Free Radic Biol Med. 2019 Nov 1;143:95-100. doi: 10.1016/j.freeradbiomed.2019.07.032. Epub 2019 Jul 29.
BACKGROUND: Lower socioeconomic status (SES) and psychosocial stress during pregnancy have been associated with adverse birth outcomes. While hypothalamic-pituitary-axis activation is thought to be the primary driver, oxidative stress may also be involved mechanistically. We used data from the Puerto Rico Testsite for Exploring Contamination Threats (PROTECT) cohort (N=476) to examine associations between self-reported psychosocial stress measures, SES indicators, and urinary oxidative stress biomarker concentrations, hypothesizing that women with lower SES and increased psychosocial stress would have elevated oxidative stress biomarkers.
METHODS: Maternal age, education, marital status, insurance status, alcohol use and smoking status were obtained via self-reported questionnaires and were used as indicators of SES. Perceived stress, depression, negative life experiences, neighborhood perceptions, and social support were self-reported in questionnaires administered during pregnancy. Responses were grouped into tertiles for analysis, where the highest tertile corresponded to highest level of psychosocial stress. Urinary concentrations of 8-iso-prostaglandin F2α (8-iso-PGF2α) and its primary metabolite were measured at three study visits (median 18, 24, 28 weeks gestation) and averaged to reflect oxidative stress across pregnancy. Linear models were used to examine associations between SES indicators, tertiles of psychosocial stress and oxidative stress biomarkers.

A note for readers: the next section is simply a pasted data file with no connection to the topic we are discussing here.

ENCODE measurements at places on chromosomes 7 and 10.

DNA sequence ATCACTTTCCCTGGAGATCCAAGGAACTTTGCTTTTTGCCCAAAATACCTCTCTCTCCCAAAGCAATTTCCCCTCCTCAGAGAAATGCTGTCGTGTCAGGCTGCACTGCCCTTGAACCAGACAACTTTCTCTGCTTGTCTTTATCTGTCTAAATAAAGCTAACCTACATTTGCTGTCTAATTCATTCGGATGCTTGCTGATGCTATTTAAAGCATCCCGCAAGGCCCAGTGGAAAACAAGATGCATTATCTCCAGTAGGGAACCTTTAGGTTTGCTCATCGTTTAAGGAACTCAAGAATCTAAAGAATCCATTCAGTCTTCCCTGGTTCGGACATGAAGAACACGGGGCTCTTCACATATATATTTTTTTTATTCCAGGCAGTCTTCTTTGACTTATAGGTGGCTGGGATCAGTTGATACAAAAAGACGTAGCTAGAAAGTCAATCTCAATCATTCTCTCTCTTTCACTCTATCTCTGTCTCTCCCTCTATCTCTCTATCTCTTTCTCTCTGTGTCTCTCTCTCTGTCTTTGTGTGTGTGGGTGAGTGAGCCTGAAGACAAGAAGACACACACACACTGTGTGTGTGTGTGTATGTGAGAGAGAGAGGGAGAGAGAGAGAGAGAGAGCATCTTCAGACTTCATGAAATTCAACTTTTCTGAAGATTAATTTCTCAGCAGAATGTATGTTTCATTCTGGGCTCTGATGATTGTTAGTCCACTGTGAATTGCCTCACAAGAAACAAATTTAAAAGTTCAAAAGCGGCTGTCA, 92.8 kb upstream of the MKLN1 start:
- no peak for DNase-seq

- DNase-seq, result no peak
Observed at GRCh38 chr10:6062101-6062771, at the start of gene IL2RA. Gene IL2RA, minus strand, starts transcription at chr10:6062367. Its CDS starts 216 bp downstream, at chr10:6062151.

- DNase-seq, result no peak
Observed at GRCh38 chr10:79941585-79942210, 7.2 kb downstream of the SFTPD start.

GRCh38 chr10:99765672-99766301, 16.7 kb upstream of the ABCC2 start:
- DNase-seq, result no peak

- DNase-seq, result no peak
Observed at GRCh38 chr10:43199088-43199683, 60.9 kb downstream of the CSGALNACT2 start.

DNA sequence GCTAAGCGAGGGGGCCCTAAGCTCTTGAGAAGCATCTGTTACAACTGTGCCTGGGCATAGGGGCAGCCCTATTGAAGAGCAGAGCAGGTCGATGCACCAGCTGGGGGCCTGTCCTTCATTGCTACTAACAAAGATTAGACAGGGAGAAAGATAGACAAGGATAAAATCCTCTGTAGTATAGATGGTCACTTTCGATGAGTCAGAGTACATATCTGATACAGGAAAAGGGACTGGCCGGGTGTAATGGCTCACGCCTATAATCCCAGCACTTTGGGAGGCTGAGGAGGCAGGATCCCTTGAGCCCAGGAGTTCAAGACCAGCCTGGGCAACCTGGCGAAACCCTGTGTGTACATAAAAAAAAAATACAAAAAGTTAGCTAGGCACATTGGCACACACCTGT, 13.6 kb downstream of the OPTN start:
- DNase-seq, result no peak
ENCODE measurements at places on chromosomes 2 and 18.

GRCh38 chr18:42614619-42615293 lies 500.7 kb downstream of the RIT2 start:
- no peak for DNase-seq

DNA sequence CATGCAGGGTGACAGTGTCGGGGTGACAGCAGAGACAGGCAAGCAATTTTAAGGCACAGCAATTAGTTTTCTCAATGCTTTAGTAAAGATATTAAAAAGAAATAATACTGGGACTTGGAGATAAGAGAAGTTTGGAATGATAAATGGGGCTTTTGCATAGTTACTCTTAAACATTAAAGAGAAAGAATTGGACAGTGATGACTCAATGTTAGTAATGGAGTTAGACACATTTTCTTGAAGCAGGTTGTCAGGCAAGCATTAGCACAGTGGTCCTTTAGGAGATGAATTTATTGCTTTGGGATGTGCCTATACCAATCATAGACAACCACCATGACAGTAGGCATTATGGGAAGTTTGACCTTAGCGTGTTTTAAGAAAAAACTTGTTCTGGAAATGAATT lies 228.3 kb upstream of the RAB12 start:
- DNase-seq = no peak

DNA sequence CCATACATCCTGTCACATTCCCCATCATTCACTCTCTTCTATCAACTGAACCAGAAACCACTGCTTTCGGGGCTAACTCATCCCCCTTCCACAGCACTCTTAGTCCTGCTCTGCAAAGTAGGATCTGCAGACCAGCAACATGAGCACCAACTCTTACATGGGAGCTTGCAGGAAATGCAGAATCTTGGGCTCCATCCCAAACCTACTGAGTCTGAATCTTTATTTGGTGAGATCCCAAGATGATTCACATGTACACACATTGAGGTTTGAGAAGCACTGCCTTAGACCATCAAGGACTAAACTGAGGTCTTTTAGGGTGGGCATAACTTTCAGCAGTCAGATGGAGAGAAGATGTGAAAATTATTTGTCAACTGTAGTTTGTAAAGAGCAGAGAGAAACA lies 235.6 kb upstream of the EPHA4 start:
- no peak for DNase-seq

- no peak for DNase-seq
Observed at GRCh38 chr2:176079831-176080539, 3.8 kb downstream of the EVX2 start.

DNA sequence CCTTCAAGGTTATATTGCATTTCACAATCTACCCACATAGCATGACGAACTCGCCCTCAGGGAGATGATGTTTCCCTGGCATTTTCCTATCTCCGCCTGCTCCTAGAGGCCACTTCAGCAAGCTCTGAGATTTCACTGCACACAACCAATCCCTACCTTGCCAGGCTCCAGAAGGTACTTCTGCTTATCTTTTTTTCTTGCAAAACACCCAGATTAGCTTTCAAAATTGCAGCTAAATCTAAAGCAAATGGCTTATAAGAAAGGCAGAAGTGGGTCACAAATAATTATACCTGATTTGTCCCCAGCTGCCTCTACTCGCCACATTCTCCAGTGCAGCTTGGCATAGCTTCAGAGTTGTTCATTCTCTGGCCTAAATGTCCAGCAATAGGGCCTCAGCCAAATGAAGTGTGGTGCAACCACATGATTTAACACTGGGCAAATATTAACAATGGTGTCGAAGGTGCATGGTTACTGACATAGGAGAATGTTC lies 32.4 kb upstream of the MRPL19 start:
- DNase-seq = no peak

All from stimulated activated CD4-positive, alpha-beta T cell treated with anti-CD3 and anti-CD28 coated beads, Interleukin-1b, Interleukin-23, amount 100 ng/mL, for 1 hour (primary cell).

RESULTS: Average levels of 8-iso-PGF2α and the 8-iso-PGF2α metabolite were higher among pregnant women who were younger, who had public compared to private insurance, and who were unemployed compared to employed. However, no associations were observed between psychosocial stress measures and biomarker concentrations in adjusted analyses.
CONCLUSIONS: Psychosocial stress during pregnancy, as indicated by self-reported questionnaire measures, was not associated with biomarkers of oxidative stress in the PROTECT study. However, results suggest that these biomarkers are elevated among women of lower SES, which is typically associated with stress. Notably, compared to other populations, self-reported psychosocial stress measures were lower in PROTECT compared to other populations.